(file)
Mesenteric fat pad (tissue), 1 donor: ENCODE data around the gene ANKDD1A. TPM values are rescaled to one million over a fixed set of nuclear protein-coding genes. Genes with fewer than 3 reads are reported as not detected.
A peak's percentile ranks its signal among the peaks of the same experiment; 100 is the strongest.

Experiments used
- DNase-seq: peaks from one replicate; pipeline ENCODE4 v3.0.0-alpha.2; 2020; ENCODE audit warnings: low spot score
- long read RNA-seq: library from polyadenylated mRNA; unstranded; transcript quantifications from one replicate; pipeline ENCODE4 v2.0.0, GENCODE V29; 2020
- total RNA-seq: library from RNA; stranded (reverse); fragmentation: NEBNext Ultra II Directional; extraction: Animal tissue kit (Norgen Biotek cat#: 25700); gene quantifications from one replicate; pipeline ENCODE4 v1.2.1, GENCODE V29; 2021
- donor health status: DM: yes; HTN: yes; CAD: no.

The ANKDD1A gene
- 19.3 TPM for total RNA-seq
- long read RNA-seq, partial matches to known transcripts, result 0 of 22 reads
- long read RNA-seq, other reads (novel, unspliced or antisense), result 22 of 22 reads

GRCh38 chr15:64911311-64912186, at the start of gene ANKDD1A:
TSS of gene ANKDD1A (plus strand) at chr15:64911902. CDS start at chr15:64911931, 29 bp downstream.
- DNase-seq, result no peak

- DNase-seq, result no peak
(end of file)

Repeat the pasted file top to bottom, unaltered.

Mesenteric fat pad (tissue), 1 donor: ENCODE data around the gene ANKDD1A. TPM values are rescaled to one million over a fixed set of nuclear protein-coding genes. Genes with fewer than 3 reads are reported as not detected.
A peak's percentile ranks its signal among the peaks of the same experiment; 100 is the strongest.

Experiments used
- DNase-seq: peaks from one replicate; pipeline ENCODE4 v3.0.0-alpha.2; 2020; ENCODE audit warnings: low spot score
- long read RNA-seq: library from polyadenylated mRNA; unstranded; transcript quantifications from one replicate; pipeline ENCODE4 v2.0.0, GENCODE V29; 2020
- total RNA-seq: library from RNA; stranded (reverse); fragmentation: NEBNext Ultra II Directional; extraction: Animal tissue kit (Norgen Biotek cat#: 25700); gene quantifications from one replicate; pipeline ENCODE4 v1.2.1, GENCODE V29; 2021
- donor health status: DM: yes; HTN: yes; CAD: no.

The ANKDD1A gene
- 19.3 TPM for total RNA-seq
- long read RNA-seq, partial matches to known transcripts, result 0 of 22 reads
- long read RNA-seq, other reads (novel, unspliced or antisense), result 22 of 22 reads

GRCh38 chr15:64911311-64912186, at the start of gene ANKDD1A:
TSS of gene ANKDD1A (plus strand) at chr15:64911902. CDS start at chr15:64911931, 29 bp downstream.
- DNase-seq, result no peak

- DNase-seq, result no peak